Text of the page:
Oct. 22, 2003
Contact: Ward Mullens

EDITOR’S NOTE: Photographs are available upon request.

Survivor of Cambodian “Killing Fields” To Speak at EMU Oct. 28

YPSILANTI – Sophal “Sophie” Stagg fled the “Killing Fields” of Cambodia almost 25 years ago. While her life has changed dramatically, she is trying to help others understand that things have not improved for many in her native land.
Stagg, 37, will discuss her experiences in Cambodia and her recent return to the country when she visits Eastern Michigan University Tuesday, Oct. 28, 4 p.m. at the Halle Library Auditorium. This event, which is free and open to the public, is part of EMU’s International Week schedule of events.

Separated from her family at age 9, Stagg was sent to work camps in the Cambodian jungle where she endured disease, near-starvation, and other atrocities.

Her experiences are chronicled in her book, “Hear Me Now” (Mancorp Publishing, 1996). She also was featured in the PBS documentary, “The Genocide Factor,” which was produced by Robert Emery and aired in February 2003.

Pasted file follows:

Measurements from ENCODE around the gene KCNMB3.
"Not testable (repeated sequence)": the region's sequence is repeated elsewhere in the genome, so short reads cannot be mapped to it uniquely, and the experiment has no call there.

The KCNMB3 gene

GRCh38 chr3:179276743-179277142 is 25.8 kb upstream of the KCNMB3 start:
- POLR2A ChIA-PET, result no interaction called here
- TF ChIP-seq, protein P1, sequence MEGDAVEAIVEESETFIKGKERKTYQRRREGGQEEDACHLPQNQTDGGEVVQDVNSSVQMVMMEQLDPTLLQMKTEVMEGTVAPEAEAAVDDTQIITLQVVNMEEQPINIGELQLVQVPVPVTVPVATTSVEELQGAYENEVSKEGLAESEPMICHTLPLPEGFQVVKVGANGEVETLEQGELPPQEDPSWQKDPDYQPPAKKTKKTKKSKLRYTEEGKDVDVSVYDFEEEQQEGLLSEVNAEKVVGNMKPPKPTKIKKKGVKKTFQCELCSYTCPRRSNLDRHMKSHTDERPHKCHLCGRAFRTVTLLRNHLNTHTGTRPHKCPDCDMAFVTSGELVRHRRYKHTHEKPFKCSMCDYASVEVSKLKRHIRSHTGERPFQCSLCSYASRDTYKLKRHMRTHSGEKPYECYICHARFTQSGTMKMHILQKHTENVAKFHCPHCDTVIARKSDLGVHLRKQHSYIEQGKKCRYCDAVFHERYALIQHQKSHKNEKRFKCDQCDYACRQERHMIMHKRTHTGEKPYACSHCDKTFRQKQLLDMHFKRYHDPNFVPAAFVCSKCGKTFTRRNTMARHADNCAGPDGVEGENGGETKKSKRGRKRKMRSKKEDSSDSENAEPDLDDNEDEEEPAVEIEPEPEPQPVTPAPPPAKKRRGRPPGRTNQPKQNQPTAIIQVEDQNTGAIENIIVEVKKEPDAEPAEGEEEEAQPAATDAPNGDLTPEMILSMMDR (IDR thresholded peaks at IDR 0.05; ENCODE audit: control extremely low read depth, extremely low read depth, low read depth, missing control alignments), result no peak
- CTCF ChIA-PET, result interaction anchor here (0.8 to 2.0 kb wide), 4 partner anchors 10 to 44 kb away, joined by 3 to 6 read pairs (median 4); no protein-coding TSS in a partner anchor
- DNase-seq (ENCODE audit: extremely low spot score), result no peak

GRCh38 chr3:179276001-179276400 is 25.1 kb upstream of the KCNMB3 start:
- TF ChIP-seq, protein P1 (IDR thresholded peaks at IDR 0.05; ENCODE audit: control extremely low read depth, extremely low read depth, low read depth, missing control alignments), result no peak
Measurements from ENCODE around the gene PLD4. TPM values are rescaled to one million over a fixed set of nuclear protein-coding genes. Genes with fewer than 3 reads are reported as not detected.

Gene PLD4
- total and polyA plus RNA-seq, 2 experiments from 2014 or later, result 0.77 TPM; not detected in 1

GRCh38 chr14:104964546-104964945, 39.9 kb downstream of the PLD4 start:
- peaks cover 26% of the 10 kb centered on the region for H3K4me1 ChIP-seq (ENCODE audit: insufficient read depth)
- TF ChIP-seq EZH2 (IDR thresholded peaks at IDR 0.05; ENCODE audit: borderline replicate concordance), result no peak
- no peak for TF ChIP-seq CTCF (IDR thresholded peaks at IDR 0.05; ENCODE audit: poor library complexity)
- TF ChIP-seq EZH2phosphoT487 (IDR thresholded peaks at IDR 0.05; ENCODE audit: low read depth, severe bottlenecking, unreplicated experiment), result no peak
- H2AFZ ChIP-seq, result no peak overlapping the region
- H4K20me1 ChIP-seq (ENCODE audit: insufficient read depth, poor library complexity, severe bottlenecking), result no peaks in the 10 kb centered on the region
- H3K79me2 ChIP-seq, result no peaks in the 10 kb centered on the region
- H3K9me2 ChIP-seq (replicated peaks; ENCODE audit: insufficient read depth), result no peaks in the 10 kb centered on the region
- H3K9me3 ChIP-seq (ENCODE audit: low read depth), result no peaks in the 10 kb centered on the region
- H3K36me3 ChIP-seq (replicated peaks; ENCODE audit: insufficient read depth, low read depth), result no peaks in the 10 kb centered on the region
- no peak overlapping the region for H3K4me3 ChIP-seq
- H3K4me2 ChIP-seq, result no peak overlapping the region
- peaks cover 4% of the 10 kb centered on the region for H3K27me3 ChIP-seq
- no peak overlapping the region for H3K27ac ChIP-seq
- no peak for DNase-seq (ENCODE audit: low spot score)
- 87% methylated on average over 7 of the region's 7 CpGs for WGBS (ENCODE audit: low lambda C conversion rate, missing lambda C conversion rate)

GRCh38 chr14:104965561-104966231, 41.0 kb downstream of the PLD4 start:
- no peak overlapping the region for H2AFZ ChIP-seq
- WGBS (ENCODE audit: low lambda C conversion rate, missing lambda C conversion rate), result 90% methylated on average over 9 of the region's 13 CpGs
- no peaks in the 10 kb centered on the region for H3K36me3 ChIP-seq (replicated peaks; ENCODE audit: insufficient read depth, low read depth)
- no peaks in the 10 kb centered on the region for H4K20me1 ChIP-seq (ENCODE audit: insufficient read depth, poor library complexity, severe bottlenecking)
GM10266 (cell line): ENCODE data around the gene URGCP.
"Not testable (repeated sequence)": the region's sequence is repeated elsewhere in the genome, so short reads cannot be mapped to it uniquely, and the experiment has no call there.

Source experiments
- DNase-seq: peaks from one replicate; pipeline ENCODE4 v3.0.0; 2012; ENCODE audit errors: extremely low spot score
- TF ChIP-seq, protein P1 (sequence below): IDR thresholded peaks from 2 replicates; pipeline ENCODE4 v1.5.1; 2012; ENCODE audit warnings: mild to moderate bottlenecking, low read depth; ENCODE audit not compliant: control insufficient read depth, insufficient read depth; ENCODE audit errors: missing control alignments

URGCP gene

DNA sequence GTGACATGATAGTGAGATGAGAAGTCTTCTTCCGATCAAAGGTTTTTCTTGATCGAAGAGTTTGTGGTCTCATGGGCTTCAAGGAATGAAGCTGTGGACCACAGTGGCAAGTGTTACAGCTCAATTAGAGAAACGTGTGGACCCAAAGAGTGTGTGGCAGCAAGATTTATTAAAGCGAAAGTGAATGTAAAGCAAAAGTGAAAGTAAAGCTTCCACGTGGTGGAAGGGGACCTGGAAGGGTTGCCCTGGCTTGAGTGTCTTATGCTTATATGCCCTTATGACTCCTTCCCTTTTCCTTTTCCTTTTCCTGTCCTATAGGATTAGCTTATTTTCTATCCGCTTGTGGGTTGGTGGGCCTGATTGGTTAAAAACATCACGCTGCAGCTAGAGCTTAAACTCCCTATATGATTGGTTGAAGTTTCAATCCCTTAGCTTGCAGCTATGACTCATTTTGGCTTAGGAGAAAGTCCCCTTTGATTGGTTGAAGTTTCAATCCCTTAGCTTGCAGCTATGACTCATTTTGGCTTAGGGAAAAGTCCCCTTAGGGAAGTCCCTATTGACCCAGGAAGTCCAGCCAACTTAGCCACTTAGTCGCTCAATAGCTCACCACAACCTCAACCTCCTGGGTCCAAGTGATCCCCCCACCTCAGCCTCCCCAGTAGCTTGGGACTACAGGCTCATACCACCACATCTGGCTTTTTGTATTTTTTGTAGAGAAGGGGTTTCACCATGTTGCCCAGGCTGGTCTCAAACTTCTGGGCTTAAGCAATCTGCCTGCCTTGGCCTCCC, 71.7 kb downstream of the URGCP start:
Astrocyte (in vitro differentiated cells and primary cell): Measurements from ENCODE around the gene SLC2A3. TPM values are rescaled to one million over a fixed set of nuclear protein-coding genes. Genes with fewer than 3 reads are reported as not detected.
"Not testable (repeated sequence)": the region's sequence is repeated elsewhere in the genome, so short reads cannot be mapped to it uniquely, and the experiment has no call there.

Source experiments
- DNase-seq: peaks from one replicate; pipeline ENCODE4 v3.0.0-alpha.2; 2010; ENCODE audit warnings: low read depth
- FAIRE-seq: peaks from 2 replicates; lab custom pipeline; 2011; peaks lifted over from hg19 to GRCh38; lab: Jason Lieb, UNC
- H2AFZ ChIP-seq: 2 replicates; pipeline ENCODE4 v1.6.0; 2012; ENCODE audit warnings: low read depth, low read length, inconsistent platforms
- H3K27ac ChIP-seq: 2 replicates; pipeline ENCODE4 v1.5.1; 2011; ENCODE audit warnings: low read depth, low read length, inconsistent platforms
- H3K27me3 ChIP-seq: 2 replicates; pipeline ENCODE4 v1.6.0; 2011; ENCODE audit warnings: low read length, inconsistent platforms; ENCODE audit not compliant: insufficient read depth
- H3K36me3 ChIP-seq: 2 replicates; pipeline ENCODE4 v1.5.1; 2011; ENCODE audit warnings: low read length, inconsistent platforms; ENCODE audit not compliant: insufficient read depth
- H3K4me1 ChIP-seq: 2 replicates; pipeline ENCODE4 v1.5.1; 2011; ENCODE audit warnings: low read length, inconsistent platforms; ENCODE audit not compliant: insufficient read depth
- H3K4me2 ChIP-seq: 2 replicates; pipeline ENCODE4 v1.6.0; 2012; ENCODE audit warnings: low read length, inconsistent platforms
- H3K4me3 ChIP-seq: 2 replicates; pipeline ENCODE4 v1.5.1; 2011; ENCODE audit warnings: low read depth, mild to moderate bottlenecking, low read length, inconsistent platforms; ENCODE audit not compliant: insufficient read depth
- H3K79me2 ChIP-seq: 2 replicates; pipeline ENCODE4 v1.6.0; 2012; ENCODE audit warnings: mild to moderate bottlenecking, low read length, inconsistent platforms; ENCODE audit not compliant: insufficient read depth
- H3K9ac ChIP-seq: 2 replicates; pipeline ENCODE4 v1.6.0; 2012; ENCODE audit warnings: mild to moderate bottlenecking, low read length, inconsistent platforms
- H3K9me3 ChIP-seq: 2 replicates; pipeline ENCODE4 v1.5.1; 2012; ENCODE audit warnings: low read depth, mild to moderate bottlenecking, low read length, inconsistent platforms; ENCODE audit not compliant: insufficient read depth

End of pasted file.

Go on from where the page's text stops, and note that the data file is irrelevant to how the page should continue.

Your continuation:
Now a United States citizen, Stagg returned to Cambodia in 2000 to find that things have improved little. She saw children living on garbage heaps, digging for food and things to sell; children missing limbs as a result of land mines; and children with no health care or education and little hope.

Stagg is trying to help the children of Cambodia, even if it is one child at a time.

She and her husband, William, have founded the Southeast Asian Children’s Mercy Fund (SACMF). SACMF provides food, clothing, health care and education to Cambodian children. Annually, SACMF helps more than 450 children and their family members. All donated money and goods go directly to provide assistance to children. The Staggs and Cambodian relatives cover administrative costs.

Eastern Michigan University is a public, comprehensive metropolitan university that offers programs in the arts, sciences and professions. EMU prepares students with the intellectual skills and practical experiences to succeed in their careers and lives, and to be better citizens.